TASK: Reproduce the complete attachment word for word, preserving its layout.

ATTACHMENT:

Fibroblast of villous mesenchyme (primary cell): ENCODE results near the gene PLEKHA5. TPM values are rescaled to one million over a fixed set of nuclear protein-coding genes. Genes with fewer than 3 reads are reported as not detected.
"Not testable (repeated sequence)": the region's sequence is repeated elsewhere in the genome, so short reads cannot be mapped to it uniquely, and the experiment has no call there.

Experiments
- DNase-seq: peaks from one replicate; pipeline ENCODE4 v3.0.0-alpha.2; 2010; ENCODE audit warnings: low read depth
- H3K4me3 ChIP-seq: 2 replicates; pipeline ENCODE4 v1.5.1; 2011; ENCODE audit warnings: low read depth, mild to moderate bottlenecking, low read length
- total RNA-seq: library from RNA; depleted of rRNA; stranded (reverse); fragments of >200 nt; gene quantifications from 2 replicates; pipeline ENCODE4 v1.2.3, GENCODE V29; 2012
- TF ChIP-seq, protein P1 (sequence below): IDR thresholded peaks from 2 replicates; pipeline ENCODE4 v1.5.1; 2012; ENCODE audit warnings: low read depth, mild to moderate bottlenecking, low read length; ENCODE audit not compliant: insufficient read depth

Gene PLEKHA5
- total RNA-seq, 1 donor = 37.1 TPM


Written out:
Fibroblast of villous mesenchyme (primary cell): ENCODE results near the gene PLEKHA5. TPM values are rescaled to one million over a fixed set of nuclear protein-coding genes. Genes with fewer than 3 reads are reported as not detected.
"Not testable (repeated sequence)": the region's sequence is repeated elsewhere in the genome, so short reads cannot be mapped to it uniquely, and the experiment has no call there.

Experiments
- DNase-seq: peaks from one replicate; pipeline ENCODE4 v3.0.0-alpha.2; 2010; ENCODE audit warnings: low read depth
- H3K4me3 ChIP-seq: 2 replicates; pipeline ENCODE4 v1.5.1; 2011; ENCODE audit warnings: low read depth, mild to moderate bottlenecking, low read length
- total RNA-seq: library from RNA; depleted of rRNA; stranded (reverse); fragments of >200 nt; gene quantifications from 2 replicates; pipeline ENCODE4 v1.2.3, GENCODE V29; 2012
- TF ChIP-seq, protein P1 (sequence below): IDR thresholded peaks from 2 replicates; pipeline ENCODE4 v1.5.1; 2012; ENCODE audit warnings: low read depth, mild to moderate bottlenecking, low read length; ENCODE audit not compliant: insufficient read depth

Gene PLEKHA5
- total RNA-seq, 1 donor = 37.1 TPM